Check out excerpts from The Athletic online magazine that ask Travis about locker rooms in today’s new environment.
Hollman said he believes there are ways to help limit exposure through the locker rooms themselves. His company has been using anti-microbial material in lockers for years to help lower the risk of staph and bacterial infections, and he wants to use copper and silver plating on lockers because, he said, the virus does not live as long on those surfaces.
His company has already implemented design plans in other locker rooms they believe will prove useful in mitigating the spread of coronavirus, even if the original intent didn’t have the pandemic in mind yet. Hollman said that their construction of the Alabama football locker rooms will have, essentially, personal pods where players can use zero-grab chairs and burrow about 3 to 4 feet into cubbies to isolate themselves from their teammates. It is, he said, akin to being inside a closet because the program wanted a space where players could also take naps.
There are also plans to create a self-cleaning locker room at Duke that Hollman said will be even more important now. The room would have self-locking doors that operate on a timer. When the doors close, the space would be blasted by UV light. Initially, the intent was to kill bacteria on uniforms and shoes and to sterilize the room during absent periods. There is some belief that UV lighting could help cleanse away the virus.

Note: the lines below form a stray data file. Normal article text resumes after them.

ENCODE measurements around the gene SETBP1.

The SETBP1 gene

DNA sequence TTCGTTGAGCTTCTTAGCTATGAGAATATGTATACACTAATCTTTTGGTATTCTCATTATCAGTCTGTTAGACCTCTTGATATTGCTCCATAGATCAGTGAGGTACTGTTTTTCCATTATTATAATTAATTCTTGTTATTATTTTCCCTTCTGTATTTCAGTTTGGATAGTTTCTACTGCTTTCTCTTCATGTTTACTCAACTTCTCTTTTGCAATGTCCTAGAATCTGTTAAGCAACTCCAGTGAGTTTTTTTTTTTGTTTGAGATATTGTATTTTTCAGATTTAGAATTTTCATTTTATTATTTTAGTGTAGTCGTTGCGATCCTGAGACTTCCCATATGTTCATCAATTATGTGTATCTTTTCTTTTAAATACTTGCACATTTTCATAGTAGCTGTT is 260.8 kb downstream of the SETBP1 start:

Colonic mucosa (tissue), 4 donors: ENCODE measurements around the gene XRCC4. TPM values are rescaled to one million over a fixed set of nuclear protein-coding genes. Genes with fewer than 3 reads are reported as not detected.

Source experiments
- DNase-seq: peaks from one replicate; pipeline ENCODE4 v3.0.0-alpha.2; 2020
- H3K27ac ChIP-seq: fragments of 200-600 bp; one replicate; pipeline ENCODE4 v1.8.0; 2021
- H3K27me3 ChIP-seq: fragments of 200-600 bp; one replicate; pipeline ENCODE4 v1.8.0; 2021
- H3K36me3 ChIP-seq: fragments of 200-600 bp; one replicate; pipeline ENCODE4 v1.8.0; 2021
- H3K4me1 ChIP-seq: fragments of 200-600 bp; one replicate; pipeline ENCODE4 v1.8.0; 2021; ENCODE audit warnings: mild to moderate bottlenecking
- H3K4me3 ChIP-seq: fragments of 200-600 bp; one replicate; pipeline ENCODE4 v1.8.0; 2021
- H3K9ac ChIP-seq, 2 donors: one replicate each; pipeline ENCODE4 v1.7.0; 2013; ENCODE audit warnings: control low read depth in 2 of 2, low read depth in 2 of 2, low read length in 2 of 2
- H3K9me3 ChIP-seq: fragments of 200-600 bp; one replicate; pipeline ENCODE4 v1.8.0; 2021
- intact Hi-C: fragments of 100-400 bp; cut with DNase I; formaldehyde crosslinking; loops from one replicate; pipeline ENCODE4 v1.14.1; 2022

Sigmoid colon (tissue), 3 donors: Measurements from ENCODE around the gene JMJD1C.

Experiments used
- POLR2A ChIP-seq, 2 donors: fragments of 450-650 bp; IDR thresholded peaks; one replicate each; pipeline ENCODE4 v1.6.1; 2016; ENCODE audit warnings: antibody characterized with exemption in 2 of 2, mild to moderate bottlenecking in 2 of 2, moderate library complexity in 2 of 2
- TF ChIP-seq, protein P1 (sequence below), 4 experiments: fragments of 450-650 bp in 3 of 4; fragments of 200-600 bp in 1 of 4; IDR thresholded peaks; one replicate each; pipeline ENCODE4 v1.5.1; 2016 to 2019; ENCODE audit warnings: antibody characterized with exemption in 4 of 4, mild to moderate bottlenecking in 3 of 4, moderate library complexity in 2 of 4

“We feel the locker room environment creates this team atmosphere, so we want to keep the environment as close to as what it is now as possible,” Hollman said. “We really think it’s going (to be done) with these lighting, with sterilization, with material use. It will get to us to a better locker room that people feel safer in.”
“We’re trying to engineer the virus out of the system,” he added.
All of these ideas, as Hollman noted, can only help so much. The nature of basketball and football, and sometimes baseball, involves human contact. The NBA will create an ecosystem that traps in hundreds of players, coaches, and executives, then asks them to play inside an arena with no physical distancing; while Disney World employees enter and exit the bubble when they need to.
Locker rooms then will be about mitigation, not prevention.